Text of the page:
Hiring a Magnet Employee To Attract Other Hires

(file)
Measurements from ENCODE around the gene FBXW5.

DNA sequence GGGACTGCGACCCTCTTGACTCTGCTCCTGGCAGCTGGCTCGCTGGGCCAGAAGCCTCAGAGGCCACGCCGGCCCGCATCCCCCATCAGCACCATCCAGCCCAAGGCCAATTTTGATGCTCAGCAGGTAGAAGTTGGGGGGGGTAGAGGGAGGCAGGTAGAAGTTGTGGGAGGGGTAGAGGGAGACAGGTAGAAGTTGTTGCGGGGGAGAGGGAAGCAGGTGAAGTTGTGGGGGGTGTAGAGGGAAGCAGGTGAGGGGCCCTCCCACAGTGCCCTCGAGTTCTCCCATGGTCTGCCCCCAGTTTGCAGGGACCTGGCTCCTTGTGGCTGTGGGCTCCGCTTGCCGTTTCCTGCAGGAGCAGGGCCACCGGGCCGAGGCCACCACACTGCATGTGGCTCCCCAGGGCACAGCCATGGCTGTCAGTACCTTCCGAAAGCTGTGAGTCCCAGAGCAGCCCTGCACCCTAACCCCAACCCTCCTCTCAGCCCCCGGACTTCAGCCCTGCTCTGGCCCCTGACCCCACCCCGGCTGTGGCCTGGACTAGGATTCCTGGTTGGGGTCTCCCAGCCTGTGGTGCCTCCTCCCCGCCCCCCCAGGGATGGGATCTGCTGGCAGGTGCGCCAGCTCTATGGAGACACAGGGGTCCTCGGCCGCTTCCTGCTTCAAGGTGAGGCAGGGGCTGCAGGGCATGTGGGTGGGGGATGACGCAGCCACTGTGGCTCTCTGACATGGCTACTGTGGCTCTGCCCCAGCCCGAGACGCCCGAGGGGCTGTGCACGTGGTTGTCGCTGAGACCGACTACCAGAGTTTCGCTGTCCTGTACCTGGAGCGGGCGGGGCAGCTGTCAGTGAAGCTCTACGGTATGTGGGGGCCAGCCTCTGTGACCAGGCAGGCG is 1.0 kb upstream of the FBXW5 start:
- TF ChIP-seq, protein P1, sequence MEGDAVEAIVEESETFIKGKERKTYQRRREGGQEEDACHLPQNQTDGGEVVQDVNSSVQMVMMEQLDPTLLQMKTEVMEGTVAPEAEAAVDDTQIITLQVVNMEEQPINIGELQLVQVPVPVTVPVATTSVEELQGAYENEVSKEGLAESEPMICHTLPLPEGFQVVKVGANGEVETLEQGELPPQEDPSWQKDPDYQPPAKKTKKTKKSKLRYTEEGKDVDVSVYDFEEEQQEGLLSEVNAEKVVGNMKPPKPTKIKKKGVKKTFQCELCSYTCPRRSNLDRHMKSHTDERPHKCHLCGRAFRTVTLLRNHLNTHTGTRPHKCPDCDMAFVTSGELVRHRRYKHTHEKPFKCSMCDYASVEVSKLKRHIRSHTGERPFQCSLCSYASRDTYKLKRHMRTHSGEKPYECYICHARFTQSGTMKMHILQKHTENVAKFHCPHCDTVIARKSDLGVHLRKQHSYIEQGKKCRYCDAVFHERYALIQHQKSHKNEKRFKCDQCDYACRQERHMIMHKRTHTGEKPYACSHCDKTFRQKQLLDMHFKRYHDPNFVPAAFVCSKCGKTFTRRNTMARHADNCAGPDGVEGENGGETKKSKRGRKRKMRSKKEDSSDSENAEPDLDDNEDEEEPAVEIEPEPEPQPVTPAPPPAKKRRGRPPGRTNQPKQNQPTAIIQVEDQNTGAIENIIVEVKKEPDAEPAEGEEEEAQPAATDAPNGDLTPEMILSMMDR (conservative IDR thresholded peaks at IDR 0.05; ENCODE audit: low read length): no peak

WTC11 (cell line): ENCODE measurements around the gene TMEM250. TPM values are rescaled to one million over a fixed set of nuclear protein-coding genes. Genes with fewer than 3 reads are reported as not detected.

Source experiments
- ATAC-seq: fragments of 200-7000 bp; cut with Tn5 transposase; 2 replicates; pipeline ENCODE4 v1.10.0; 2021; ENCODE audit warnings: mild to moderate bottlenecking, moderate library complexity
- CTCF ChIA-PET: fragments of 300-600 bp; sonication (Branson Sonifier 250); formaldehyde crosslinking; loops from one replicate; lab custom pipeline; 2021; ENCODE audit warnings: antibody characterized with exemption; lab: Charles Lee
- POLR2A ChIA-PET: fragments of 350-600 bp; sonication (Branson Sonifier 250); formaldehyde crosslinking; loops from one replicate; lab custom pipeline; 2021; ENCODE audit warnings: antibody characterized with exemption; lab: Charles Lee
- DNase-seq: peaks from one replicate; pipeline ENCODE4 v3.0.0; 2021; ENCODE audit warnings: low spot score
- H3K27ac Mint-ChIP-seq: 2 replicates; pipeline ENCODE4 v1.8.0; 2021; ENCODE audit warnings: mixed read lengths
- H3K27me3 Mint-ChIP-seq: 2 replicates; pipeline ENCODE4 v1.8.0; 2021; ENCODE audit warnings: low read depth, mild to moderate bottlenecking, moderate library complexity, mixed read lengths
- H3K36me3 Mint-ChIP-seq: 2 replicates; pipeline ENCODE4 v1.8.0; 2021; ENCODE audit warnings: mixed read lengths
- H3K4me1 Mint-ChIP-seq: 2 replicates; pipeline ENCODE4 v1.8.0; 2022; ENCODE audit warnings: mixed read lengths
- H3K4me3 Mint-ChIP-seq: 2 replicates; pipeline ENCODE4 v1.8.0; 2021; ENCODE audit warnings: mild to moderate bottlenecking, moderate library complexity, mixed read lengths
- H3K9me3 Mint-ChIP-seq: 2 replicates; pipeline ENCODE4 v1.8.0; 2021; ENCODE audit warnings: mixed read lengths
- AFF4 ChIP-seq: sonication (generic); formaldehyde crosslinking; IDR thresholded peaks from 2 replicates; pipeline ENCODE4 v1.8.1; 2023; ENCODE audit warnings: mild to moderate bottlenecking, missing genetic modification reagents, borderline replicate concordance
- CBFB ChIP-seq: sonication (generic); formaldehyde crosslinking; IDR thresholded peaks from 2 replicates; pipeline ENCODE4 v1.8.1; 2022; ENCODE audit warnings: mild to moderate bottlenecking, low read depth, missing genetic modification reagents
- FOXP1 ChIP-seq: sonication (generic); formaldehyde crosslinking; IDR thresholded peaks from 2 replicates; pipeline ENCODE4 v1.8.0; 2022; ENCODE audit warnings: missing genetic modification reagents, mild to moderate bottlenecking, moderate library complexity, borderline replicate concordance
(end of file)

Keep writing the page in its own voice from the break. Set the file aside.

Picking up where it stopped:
Remember back in high school, when everyone seemed to follow the most popular athlete or cheerleader around? Not only did everyone follow these “stars” around, but everywhere they went suddenly became a “cool place.” Well, the same is true in recruiting. If you recruit noted professionals (known as “magnet hires”) to your firm, other people will follow them (as recruits to your firm) ó just like they did in high school. Recruiting magnet employees works on the same principle as magnet schools do in education: attract the best and everyone else will want to come. Incidentally, the magnet concept also works on a smaller scale when you hire a mentor or someone’s current boss. Once you hire one star, you are also likely to get additional recruits as a result of the magnet effect. Everyone Wants To Work at the “Cool” Firm In the Silicon Valley where I work, it is common for the best technical people to flock (almost like lemmings) to the coolest place to work. For example, at one time everyone flocked to HP. Then it was to Apple Computer, then to SGI, and lately, it’s been Cisco. Other geographic areas and industries have experienced similar phenomena. Once you are known as a “cool” company ó or what we call a “great place to work” ó recruiting becomes more of a sorting problem rather than an attracting problem. The magnet approach differs from the more traditional way most firms try to become recognized as a cool place, which is to build up the employment brand. Unfortunately, although branding (also known as image building) is an effective recruiting strategy, branding takes a relatively long time to have a positive impact on recruiting. Follow the Leader: Magnet Hires Fortunately, there is a quicker but equally effective tool for attracting a large number of talented people. It is known as magnet hiring. The basic focus of the program is to recruit magnet people, who by joining your firm will eventually cause others to want to join it also. Magnet people are defined as new hires who, by their mere hire alone, will bring a firm notoriety and additional recruits. In other words, because a “star” has joined the firm, others would also want to become an employee. The magnet approach is not restricted to recruiting. Marketing managers, realtors, and department stores have also successfully used the magnet concept to attract additional customers. If you have never seen the “magnet effect” in action, you probably have seen it in reverse, where a noted “star” employee leaves a firm, and as a result the stock price falls and others quickly begin to leave the firm (for example, as when Michael Jordan left the Chicago Bulls). How Does It Work? The basic principle behind magnet hires is that by attracting a few individuals (generally in key positions) a company will gain both notoriety and a stream of individual applicants who would also like to work at the firm. The expectation is that for every magnet hire a firm makes, it should be able to recruit up to 10 additional top performing individuals, who could not have been successfully recruited without the draw of the magnet person. Incidentally, well-known magnet individuals not only draw recruits to positions related to the magnets area of expertise, but they also attract top performers to unrelated jobs and other functional areas. Bringing in a “star” has numerous positive and immediate results in recruiting, but it has other benefits as well, because the ideas and experience a magnet brings may also help a firm to improve its product, its image, and its sales. Spreading the Word After a magnet is hired, it’s essential to spread the word immediately both in and outside the company. Normally the word is spread through press releases, and even in announcement ads in newspapers and industry publications. Announcement ads are particularly prominent in accounting, law, and other partnership firms. Recent examples of individuals who just by joining a firm have positively impacted the firm’s image and its ability to recruit include Lou Dobbs, William Shatner and Michael Jordan. Merely by joining an organization, these individuals caused their new company to become the “topic of conversation” within the industry. Magnet hiring in essence is the adoption of viral marketing techniques to recruiting. It is both an effective approach and in addition, it is relatively inexpensive. Identifying People Who Qualify as Magnet Hires Determining whether a person qualifies as magnet hire can be done using several different approaches. Some of the steps that can be used to identify the names of potential magnet hires include: